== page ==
The Changing Face of Conditional Sentencing

Foreword

Conditional sentences of imprisonment were introduced in 1996 and have emerged as one of the most important issues in the area of sentencing. They were created to help reduce Canada’s overreliance on imprisonment in a manner that is safe and consistent with the principles of sentencing. Although Canada’s overall incarceration rate has declined from 133 per 100,000 in 1994-1995 to 123 per 100,000 in 1998-1999, it is still among the highest in the world among developed countries.

In January 2000, the Supreme Court of Canada handed down a unanimous guideline judgement (R . v. Proulx) on the use of the conditional sentence. The Changing Face of Conditional Sentencing: A One-Day Symposium was the first public forum to address the issue of conditional sentencing since the Supreme Court judgement. The symposium was held at the Faculty of Law, University of Ottawa on May 27, 2000 and was sponsored and organized by the Faculty of Law and Faculty of Social Sciences, University of Ottawa in collaboration with the Research and Statistics Division of the Department of Justice Canada. A number of experts in the area of conditional sentencing spoke at the symposium. Presenters came from a range of departments and organizations and included Judges, academics, Crown Attorneys, defence counsel, and correctional and probation officials from Ontario. Sessions were held on the following: (1) Conditional Sentencing after the Supreme Court judgements: Issues and Directions; (2) Defence and Crown Perspectives on Conditional Sentencing; (3) Limits of the Conditional Sentence and Appellate Review; and (4) Administering Conditional Sentences.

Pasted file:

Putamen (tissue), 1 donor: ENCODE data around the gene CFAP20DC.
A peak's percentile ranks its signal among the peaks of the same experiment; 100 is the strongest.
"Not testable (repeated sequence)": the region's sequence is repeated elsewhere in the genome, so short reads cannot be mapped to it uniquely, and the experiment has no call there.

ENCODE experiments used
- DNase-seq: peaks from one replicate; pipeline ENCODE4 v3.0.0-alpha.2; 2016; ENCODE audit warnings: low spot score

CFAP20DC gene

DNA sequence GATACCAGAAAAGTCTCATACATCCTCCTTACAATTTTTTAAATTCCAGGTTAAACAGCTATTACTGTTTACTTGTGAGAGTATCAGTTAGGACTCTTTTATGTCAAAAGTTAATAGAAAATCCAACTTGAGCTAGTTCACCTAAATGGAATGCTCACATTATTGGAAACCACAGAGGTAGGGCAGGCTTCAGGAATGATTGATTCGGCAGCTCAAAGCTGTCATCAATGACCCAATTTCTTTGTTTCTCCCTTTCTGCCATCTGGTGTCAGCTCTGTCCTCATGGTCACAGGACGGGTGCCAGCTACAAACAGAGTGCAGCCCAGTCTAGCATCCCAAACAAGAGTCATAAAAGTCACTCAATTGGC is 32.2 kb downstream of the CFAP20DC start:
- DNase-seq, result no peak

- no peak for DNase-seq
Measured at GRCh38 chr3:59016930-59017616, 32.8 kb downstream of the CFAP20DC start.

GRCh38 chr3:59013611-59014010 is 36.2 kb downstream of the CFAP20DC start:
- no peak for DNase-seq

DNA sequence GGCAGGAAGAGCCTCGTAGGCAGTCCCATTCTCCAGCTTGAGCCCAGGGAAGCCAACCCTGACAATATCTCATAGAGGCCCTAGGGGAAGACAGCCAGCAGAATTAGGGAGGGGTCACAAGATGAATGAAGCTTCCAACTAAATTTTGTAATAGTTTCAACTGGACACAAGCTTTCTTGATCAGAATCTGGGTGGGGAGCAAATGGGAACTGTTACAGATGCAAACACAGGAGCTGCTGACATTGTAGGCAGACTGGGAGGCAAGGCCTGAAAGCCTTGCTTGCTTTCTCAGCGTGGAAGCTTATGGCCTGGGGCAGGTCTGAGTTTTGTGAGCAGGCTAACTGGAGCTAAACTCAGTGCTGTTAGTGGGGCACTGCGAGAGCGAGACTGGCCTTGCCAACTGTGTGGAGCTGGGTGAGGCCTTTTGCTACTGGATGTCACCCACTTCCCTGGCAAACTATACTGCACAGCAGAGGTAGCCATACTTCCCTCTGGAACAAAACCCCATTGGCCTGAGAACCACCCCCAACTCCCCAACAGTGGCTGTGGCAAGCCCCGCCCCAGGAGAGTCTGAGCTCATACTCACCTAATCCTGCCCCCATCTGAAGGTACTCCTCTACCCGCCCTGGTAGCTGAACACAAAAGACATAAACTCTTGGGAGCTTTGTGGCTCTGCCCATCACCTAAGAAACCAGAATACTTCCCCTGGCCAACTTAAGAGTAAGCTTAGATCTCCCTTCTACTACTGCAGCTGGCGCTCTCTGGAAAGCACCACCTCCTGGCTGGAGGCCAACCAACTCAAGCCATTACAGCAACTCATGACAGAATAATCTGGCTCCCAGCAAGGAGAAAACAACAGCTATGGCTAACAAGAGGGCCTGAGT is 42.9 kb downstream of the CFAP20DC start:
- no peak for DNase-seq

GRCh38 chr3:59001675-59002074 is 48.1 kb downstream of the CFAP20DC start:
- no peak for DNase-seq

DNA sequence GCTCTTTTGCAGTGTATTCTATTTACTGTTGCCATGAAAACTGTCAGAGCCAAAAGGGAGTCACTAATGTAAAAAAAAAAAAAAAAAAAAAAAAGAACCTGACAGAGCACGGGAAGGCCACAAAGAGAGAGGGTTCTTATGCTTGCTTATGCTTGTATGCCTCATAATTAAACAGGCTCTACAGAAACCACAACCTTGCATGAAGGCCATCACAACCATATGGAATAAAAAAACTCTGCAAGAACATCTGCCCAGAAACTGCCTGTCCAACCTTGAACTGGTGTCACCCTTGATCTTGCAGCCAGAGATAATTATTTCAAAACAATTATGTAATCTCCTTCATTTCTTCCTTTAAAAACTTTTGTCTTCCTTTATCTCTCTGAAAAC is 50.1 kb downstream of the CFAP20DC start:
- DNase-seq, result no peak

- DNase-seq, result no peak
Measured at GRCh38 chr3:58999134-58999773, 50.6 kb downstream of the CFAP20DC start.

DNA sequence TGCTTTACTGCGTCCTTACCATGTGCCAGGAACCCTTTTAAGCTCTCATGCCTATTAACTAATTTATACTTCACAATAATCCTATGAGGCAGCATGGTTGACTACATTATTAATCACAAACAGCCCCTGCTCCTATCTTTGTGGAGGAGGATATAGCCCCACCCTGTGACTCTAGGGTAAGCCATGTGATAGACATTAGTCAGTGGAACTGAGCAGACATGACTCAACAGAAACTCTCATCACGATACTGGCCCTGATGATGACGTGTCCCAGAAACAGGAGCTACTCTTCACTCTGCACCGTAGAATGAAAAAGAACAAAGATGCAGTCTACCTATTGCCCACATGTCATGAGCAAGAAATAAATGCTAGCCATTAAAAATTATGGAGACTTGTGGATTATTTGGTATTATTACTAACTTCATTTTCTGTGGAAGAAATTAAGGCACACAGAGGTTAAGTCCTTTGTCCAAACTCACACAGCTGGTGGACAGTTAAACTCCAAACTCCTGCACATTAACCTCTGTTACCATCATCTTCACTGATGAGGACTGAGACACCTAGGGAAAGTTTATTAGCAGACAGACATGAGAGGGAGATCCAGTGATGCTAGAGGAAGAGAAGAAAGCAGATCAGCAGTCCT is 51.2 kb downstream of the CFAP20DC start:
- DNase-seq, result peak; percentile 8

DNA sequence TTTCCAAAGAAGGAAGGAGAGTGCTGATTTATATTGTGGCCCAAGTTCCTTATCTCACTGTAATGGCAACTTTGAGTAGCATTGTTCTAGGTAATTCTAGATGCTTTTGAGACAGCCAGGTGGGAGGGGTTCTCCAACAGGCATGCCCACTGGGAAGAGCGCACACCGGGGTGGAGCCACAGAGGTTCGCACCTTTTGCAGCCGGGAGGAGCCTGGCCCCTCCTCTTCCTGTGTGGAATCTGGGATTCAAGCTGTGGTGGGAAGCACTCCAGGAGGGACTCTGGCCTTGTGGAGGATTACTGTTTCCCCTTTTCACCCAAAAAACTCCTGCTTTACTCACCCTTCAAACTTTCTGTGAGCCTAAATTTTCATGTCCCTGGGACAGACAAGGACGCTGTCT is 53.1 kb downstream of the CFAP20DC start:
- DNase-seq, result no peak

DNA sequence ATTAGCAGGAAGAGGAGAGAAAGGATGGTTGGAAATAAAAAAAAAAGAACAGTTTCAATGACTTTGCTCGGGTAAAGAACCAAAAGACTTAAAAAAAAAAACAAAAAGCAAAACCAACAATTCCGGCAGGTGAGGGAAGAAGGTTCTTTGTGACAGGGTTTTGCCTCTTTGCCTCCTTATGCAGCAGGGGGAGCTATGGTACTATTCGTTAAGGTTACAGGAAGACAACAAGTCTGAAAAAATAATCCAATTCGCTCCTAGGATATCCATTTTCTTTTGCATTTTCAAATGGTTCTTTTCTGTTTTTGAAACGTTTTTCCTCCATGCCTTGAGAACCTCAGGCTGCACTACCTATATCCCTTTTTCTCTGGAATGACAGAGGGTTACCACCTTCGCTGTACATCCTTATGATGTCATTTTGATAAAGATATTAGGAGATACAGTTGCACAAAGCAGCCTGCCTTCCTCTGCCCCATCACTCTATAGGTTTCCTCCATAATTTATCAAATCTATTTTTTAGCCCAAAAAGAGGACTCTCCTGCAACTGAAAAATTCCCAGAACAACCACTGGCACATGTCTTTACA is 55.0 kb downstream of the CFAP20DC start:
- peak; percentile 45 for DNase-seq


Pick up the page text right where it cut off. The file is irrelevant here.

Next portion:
The symposium was well-attended and stimulated a great deal of lively debate on a number of key issues including (1) a discussion of the role of appeal courts in guiding trial judges; (2) an exchange between Ontario Crown counsel and participants regarding the use of guidelines directing Crowns to oppose conditional sentences in specific circumstances; and (3) a general agreement that more resources need to be devoted to the supervision of offenders serving conditional sentences.

We are grateful to the presenters at the symposium and to those individuals who contributed papers on this important issue. This publication is a compilation of eight papers that were presented at the symposium by leading academics in the area, Crown and defence counsel, and Judges. Both the symposium and this publication are timely contributions to current discussions on conditional sentencing. We hope that publishing these papers will help these discussions reach a wider audience. Conditional sentencing will likely continue to be an important part of the sentencing landscape in Canada. Given this, there will be a continuing need to assess and reassess the conditional sentencing regime in order to determine if it is meeting its objectives.

David Daubney
General Counsel and Coordinator
Sentencing Reform Team
Department of Justice Canada

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